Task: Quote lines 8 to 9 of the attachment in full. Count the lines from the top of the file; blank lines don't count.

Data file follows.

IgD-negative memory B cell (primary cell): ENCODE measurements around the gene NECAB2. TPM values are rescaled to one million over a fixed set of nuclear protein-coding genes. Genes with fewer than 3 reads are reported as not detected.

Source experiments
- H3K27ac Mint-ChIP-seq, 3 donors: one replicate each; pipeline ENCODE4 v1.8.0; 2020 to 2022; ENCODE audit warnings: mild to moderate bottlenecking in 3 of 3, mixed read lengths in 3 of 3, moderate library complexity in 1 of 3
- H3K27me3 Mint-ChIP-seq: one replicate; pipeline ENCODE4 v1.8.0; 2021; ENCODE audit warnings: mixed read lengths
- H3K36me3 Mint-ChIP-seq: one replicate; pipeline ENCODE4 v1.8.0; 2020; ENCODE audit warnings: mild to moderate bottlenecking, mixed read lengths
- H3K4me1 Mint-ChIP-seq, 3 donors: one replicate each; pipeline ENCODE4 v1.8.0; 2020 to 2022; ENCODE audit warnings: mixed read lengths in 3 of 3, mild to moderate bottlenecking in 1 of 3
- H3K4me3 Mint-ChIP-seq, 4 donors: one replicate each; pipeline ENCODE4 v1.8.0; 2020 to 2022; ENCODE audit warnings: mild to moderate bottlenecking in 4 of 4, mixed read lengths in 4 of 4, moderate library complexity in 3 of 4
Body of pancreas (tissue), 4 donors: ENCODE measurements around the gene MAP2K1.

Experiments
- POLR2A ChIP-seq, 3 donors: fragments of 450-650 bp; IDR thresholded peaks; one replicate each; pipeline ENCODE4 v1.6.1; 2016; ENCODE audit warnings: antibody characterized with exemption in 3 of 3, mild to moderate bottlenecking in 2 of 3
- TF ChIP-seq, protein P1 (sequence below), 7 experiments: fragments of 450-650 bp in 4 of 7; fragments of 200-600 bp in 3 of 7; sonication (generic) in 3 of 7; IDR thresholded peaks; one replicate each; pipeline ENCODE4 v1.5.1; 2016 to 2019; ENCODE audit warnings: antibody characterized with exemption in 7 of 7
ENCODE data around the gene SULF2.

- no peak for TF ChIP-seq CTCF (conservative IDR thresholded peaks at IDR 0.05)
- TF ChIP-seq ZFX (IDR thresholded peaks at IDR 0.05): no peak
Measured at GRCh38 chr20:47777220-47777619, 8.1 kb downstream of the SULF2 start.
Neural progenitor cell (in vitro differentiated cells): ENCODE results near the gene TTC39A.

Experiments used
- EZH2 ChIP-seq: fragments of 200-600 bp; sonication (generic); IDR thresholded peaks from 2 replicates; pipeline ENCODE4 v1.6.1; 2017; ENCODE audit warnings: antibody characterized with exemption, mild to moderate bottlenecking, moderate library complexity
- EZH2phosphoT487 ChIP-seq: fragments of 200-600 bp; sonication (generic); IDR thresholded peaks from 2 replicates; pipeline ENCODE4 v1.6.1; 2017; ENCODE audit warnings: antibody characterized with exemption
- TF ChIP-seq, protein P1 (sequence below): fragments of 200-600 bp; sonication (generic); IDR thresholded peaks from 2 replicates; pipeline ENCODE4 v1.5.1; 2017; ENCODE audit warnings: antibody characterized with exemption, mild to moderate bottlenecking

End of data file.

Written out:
Body of pancreas (tissue), 4 donors: ENCODE measurements around the gene MAP2K1.

Experiments